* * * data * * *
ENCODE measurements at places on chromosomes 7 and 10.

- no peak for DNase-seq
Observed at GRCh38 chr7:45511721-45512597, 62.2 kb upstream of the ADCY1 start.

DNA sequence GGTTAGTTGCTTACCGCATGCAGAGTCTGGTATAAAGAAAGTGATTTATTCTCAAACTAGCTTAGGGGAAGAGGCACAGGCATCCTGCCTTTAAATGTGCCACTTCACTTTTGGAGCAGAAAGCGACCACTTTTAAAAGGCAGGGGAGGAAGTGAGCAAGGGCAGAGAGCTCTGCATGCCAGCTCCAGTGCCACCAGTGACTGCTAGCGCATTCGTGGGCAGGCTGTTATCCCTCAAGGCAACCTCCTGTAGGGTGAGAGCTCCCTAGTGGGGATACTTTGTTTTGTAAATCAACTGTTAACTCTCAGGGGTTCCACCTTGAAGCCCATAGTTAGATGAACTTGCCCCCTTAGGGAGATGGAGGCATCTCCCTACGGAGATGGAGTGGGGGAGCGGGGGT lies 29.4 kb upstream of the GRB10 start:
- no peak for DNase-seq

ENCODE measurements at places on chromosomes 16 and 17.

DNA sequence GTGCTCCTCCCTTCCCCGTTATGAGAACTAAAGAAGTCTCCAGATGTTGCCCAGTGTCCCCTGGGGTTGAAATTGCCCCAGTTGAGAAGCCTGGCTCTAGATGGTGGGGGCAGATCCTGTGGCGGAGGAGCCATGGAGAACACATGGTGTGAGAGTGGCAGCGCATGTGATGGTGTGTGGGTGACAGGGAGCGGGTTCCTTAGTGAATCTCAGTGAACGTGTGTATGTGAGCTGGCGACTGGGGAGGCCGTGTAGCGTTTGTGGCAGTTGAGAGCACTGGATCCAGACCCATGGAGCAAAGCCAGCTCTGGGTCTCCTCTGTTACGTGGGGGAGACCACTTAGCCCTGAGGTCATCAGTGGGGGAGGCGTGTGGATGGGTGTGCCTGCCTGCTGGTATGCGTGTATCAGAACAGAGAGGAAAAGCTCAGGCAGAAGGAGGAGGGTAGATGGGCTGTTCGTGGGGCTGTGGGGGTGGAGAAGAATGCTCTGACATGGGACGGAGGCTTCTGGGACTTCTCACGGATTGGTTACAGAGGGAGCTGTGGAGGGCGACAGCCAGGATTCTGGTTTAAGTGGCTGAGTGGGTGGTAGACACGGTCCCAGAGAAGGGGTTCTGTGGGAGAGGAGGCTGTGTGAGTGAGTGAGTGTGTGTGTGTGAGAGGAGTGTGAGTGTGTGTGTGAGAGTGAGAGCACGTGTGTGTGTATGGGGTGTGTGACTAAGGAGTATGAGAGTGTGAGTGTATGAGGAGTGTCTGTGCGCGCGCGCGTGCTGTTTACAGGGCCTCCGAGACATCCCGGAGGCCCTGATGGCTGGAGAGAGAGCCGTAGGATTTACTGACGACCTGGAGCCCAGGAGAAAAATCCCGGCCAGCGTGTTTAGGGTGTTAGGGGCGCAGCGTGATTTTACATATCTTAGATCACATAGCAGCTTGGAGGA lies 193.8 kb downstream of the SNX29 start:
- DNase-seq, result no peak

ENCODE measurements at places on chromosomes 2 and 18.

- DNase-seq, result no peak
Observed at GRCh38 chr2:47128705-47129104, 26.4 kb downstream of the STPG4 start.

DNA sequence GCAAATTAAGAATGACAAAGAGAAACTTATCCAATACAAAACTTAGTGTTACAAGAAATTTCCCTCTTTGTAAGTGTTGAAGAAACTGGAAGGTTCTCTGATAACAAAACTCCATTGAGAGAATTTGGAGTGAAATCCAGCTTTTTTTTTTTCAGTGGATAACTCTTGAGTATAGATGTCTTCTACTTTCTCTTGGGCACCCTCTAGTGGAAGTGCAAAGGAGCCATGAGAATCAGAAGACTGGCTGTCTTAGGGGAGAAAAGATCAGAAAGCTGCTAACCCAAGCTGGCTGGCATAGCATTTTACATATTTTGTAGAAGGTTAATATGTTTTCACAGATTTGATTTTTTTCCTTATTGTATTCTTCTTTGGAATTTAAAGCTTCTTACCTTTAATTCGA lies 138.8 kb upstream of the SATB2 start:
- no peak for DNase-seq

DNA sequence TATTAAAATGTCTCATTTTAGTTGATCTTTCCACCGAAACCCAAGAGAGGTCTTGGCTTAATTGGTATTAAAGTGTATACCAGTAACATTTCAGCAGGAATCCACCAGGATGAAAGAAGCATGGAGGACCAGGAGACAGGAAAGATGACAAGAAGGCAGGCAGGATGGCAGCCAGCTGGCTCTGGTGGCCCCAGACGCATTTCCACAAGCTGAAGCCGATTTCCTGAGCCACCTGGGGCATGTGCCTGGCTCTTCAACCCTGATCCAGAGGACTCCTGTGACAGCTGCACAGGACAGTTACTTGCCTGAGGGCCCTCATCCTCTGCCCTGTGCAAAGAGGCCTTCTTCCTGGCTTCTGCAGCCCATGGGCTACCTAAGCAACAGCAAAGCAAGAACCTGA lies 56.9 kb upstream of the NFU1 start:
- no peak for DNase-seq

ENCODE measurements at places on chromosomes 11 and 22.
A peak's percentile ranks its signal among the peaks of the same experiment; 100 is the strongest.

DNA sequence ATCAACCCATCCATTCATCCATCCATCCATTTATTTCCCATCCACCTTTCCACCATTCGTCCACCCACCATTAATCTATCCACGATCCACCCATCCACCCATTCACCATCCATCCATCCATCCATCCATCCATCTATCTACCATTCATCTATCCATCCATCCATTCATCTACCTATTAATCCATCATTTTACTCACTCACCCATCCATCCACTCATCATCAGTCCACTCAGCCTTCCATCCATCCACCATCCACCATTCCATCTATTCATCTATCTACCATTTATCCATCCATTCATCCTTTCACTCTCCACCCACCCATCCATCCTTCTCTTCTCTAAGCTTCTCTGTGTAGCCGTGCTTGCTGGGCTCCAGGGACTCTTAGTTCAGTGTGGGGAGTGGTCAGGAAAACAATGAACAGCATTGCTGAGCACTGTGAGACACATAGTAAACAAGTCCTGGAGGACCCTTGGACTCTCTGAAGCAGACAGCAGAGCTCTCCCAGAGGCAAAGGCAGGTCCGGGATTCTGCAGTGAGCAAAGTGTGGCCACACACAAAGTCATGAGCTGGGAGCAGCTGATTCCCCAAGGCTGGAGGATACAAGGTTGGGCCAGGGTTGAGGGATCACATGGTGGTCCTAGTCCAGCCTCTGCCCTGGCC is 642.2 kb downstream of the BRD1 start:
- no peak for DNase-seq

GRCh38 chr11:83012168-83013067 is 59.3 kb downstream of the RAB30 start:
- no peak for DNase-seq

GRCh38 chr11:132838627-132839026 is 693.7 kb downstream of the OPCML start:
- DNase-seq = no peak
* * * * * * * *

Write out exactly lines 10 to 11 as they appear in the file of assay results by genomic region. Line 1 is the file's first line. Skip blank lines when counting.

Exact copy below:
- DNase-seq, result no peak
Observed at GRCh38 chr2:47128705-47129104, 26.4 kb downstream of the STPG4 start.